Baltimore Orioles

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The Birds’ Rock in Right Field

It seems as though all I have been writing about lately has been the Orioles’ struggles, both offensively and defensively.  Well, I’m going to make a 180 and write about someone who doesn’t make the headlines, or receive the attention he deserves: Orioles’ right fielder Nick Markakis.


Nick Markakis was born on November 17th, 1983 in Glen Clove, New York.

Although Markakis struggled in the early months of the season and it looked as if this would be his worst season ever hitting-wise, he’s come along lately and is putting together another very solid season for the under-performing Baltimore Orioles.  (I’m only going to cover hitting, because we all know his defense is superb and hasn’t faltered)


He was originally drafted in 2001 by the Reds, but decided to attend Young Harris College instead.

On the year, Markakis is batting at a .287 clip, which is the lowest of his career, with 13 homeruns already and 57 RBIs, and he’s appeared in 120 of the 121 games on the season.  Not to mention, he’s collected 142 hits and scored 56 runs on the year.

Through early June, Markakis was only hitting in the .240s (his average dropped to a very-low .236 average on June 6th), which is extremely uncharacteristic of Markakis.  By June 12th, he’d belted only six homeruns and driven in 26 RBI (and six of those RBI came in one game).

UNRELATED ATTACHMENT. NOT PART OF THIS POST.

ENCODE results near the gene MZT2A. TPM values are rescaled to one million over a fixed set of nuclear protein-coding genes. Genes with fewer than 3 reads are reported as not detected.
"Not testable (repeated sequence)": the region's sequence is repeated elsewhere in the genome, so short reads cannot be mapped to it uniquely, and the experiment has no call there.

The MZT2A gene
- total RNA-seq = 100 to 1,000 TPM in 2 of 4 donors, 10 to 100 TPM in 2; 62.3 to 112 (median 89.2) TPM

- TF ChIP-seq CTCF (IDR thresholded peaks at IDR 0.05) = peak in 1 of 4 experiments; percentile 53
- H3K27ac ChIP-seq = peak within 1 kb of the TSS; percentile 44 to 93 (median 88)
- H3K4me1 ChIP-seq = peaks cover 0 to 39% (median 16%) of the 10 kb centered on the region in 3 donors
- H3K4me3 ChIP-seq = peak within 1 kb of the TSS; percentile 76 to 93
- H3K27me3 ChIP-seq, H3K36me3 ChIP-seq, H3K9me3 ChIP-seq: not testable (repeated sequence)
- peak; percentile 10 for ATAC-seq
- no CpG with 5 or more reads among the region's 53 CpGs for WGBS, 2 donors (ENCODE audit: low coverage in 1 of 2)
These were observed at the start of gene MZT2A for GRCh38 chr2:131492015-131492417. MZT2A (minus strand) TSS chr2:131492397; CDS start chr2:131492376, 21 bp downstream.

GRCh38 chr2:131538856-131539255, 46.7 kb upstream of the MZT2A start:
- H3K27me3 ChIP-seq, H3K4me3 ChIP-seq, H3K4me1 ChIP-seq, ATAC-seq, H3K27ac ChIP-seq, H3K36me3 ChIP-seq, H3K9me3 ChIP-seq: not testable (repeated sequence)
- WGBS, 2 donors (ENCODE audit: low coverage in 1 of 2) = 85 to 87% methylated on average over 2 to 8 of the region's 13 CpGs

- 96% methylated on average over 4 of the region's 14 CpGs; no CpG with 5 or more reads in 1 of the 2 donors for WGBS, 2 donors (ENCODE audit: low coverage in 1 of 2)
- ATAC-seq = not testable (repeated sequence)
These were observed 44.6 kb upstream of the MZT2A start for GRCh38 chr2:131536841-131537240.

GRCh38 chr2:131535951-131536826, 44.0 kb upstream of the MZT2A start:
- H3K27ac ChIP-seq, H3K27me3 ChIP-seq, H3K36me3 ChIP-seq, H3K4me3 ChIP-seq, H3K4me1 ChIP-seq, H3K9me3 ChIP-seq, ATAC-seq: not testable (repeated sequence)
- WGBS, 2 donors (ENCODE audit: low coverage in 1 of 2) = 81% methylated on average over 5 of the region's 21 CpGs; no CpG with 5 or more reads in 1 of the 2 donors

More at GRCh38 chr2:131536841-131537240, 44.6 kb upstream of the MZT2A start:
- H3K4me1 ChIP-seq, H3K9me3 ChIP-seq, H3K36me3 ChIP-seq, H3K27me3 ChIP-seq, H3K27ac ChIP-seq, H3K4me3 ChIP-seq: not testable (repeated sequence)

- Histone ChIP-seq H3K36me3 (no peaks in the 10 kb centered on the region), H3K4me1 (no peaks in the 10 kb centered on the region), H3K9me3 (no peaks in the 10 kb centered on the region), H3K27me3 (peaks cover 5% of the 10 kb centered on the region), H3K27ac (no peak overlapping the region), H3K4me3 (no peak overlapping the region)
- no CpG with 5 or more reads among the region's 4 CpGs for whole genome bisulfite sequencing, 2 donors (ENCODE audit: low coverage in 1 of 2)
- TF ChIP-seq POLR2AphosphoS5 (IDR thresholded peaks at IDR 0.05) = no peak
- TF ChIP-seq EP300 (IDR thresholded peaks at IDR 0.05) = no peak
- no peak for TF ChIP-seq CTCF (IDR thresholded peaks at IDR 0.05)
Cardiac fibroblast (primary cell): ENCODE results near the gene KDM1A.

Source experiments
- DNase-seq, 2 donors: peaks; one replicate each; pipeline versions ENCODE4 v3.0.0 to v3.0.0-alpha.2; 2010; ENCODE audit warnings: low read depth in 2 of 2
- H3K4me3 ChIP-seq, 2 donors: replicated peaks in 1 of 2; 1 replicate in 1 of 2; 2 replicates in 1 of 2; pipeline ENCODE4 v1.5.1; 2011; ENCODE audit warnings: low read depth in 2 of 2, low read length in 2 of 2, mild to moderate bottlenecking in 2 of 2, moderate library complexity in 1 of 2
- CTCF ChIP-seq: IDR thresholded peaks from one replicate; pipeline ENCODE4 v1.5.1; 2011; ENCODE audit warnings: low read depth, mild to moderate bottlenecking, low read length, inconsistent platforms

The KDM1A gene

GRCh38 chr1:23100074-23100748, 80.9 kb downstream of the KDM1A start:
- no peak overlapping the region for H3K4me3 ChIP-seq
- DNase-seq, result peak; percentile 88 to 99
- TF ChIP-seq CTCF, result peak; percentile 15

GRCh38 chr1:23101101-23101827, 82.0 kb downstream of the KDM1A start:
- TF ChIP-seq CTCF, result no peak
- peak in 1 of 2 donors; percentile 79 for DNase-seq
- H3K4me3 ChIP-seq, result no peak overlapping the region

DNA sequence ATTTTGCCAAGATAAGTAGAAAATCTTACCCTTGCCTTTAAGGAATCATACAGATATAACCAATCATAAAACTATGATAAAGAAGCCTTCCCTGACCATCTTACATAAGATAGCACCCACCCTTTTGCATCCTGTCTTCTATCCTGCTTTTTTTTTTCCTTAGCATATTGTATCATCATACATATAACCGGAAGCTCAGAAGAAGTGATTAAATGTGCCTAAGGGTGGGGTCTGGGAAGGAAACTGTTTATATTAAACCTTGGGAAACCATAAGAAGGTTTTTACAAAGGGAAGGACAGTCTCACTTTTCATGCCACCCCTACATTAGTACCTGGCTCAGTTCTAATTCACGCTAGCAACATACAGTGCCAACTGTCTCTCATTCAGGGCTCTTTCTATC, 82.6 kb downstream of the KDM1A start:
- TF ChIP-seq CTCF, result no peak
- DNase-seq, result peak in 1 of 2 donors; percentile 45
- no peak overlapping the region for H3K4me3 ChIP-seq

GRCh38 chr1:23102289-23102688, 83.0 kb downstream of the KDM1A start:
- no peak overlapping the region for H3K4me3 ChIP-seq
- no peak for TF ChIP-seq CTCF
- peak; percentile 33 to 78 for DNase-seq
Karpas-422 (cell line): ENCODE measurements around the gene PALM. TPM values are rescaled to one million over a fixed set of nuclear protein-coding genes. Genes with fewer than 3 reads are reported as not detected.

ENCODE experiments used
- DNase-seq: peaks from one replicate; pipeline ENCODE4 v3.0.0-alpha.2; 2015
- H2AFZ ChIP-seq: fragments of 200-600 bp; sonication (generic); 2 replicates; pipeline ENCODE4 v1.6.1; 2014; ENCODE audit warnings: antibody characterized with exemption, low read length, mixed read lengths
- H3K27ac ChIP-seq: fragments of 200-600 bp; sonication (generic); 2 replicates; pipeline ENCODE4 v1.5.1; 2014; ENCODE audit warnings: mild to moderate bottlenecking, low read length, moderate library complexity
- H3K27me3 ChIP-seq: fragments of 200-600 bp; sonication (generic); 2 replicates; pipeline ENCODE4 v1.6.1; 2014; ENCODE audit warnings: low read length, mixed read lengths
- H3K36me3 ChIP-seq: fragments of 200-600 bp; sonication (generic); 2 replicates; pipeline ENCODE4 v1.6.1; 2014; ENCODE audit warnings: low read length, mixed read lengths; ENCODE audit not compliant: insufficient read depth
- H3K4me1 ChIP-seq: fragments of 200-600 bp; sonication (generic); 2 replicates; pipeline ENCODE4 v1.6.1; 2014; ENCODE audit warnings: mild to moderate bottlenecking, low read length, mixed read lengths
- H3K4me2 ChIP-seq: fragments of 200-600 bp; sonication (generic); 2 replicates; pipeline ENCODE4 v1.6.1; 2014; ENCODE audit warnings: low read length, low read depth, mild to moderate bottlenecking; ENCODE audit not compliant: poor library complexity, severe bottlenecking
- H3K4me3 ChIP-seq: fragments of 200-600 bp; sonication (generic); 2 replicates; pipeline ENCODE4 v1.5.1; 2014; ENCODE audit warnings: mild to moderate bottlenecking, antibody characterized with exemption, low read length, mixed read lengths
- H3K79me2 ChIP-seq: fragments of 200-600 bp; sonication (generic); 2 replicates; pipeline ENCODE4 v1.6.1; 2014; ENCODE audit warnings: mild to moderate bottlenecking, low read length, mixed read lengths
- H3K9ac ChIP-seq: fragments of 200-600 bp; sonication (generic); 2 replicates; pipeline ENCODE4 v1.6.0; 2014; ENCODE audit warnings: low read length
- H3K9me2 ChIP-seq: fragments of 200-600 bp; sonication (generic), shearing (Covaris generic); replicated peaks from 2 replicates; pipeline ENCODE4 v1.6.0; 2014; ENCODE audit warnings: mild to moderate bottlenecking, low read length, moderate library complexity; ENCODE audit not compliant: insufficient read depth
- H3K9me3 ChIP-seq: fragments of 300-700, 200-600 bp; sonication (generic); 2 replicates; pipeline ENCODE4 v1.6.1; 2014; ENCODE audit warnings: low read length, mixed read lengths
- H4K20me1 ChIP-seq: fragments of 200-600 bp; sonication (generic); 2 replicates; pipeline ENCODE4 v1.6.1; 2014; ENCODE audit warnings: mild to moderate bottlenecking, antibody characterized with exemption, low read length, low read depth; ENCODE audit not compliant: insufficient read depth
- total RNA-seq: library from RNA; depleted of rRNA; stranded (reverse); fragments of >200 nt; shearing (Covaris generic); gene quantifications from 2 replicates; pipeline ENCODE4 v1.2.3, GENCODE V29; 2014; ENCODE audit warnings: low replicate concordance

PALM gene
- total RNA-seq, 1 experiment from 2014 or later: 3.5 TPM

I believe his season changed for the better on June 14thagainst the Jays at the Rogers Centre as he collected his sixth three-hit game of the season and shot up his average from .242 to .249 and he never looked back.


The Orioles selected him in the 1st round (7th overall pick) of the 2003 Major League Draft.

Over the rest of the month, Markakis hit safely in each of the remaining 14 games in June and saw his average jump from .249 all the way up to .284.  He collected 30 hits, and one four-hit game, and recorded multi-hit games in nine of those 14 contests.  Although, he only smashed one more homerun and drove in five more RBI the rest of the month (still lacking power).


He played in the 2003 European National Championships with the Greece Team and won the silver medal.

Let’s break down his stats month by month.


In 25 games throughout the first month of the season, he batted only .204 with 20 base hits, two homeruns, six RBI and 11 runs scored over 98 at-bats as he collected only four multi-hit games.  Obviously, Markakis began the season on the wrong foot and had not hit so low in a single month since April of 2007 when he batted only .182 over the first 22 contests.


Markakis began heating up a little bit in May, although his average at the end of the month still was not where most are accustomed to seeing it as it sat at .249 on May 31st.  But, throughout the month, he accumulated 33 base hits over 27 contests (10 multi-hit contests), and hit at a .287 clip.


He spent his first minor league season with the IronBirds and ShoreBirds, and hit .299 with 11 homeruns and 64 RBI in 2004.

Although his average was on the rise, he still lacked in the power department.  The 27-year old left-hander only doubled up on his homerun total for the year by jolting two more homeruns in May and driving in just 11 in 115 at-bats.


In 2005, Markakis was named to the second team All-Stars with the Bay Sox, as he didn't begin the year with the team.